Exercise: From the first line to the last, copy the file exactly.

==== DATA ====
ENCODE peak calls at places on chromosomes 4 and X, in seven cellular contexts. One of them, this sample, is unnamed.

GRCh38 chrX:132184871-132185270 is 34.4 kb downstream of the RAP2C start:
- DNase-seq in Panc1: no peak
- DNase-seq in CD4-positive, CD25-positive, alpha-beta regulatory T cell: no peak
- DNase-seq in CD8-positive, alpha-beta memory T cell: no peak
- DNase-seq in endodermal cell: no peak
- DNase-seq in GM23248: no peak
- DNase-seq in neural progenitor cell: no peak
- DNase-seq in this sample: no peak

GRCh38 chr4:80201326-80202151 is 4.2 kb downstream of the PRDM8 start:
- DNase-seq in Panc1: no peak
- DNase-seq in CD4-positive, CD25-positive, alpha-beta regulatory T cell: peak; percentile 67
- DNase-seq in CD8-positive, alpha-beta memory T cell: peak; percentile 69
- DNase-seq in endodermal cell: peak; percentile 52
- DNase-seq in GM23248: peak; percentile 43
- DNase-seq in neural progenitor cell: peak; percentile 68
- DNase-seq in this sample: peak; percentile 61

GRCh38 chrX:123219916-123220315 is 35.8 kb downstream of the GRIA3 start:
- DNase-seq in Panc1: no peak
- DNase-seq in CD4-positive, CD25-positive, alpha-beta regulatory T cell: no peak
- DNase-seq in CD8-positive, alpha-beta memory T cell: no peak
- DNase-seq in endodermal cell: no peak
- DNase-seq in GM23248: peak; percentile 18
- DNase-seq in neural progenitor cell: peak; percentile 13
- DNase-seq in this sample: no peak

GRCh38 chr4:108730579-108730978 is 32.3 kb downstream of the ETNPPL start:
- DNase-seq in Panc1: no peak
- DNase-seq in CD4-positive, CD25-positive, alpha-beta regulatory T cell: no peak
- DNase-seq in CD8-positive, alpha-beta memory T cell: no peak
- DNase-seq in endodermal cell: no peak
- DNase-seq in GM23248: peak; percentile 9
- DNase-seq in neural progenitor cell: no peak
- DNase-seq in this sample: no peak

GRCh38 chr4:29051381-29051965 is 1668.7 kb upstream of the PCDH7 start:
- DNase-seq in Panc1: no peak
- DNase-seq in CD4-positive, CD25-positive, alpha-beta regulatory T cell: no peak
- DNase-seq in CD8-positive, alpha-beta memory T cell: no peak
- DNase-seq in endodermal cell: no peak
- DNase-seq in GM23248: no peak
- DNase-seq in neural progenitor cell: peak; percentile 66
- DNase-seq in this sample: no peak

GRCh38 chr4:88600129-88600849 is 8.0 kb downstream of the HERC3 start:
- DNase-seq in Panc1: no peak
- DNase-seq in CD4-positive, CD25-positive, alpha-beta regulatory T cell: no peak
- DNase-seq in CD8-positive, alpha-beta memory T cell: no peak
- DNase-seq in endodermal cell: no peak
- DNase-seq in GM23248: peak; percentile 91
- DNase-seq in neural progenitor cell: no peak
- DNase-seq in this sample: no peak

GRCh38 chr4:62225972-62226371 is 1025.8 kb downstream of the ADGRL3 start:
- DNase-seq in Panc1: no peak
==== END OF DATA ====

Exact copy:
ENCODE peak calls at places on chromosomes 4 and X, in seven cellular contexts. One of them, this sample, is unnamed.

GRCh38 chrX:132184871-132185270 is 34.4 kb downstream of the RAP2C start:
- DNase-seq in Panc1: no peak
- DNase-seq in CD4-positive, CD25-positive, alpha-beta regulatory T cell: no peak
- DNase-seq in CD8-positive, alpha-beta memory T cell: no peak
- DNase-seq in endodermal cell: no peak
- DNase-seq in GM23248: no peak
- DNase-seq in neural progenitor cell: no peak
- DNase-seq in this sample: no peak

GRCh38 chr4:80201326-80202151 is 4.2 kb downstream of the PRDM8 start:
- DNase-seq in Panc1: no peak
- DNase-seq in CD4-positive, CD25-positive, alpha-beta regulatory T cell: peak; percentile 67
- DNase-seq in CD8-positive, alpha-beta memory T cell: peak; percentile 69
- DNase-seq in endodermal cell: peak; percentile 52
- DNase-seq in GM23248: peak; percentile 43
- DNase-seq in neural progenitor cell: peak; percentile 68
- DNase-seq in this sample: peak; percentile 61

GRCh38 chrX:123219916-123220315 is 35.8 kb downstream of the GRIA3 start:
- DNase-seq in Panc1: no peak
- DNase-seq in CD4-positive, CD25-positive, alpha-beta regulatory T cell: no peak
- DNase-seq in CD8-positive, alpha-beta memory T cell: no peak
- DNase-seq in endodermal cell: no peak
- DNase-seq in GM23248: peak; percentile 18
- DNase-seq in neural progenitor cell: peak; percentile 13
- DNase-seq in this sample: no peak

GRCh38 chr4:108730579-108730978 is 32.3 kb downstream of the ETNPPL start:
- DNase-seq in Panc1: no peak
- DNase-seq in CD4-positive, CD25-positive, alpha-beta regulatory T cell: no peak
- DNase-seq in CD8-positive, alpha-beta memory T cell: no peak
- DNase-seq in endodermal cell: no peak
- DNase-seq in GM23248: peak; percentile 9
- DNase-seq in neural progenitor cell: no peak
- DNase-seq in this sample: no peak

GRCh38 chr4:29051381-29051965 is 1668.7 kb upstream of the PCDH7 start:
- DNase-seq in Panc1: no peak
- DNase-seq in CD4-positive, CD25-positive, alpha-beta regulatory T cell: no peak
- DNase-seq in CD8-positive, alpha-beta memory T cell: no peak
- DNase-seq in endodermal cell: no peak
- DNase-seq in GM23248: no peak
- DNase-seq in neural progenitor cell: peak; percentile 66
- DNase-seq in this sample: no peak

GRCh38 chr4:88600129-88600849 is 8.0 kb downstream of the HERC3 start:
- DNase-seq in Panc1: no peak
- DNase-seq in CD4-positive, CD25-positive, alpha-beta regulatory T cell: no peak
- DNase-seq in CD8-positive, alpha-beta memory T cell: no peak
- DNase-seq in endodermal cell: no peak
- DNase-seq in GM23248: peak; percentile 91
- DNase-seq in neural progenitor cell: no peak
- DNase-seq in this sample: no peak

GRCh38 chr4:62225972-62226371 is 1025.8 kb downstream of the ADGRL3 start:
- DNase-seq in Panc1: no peak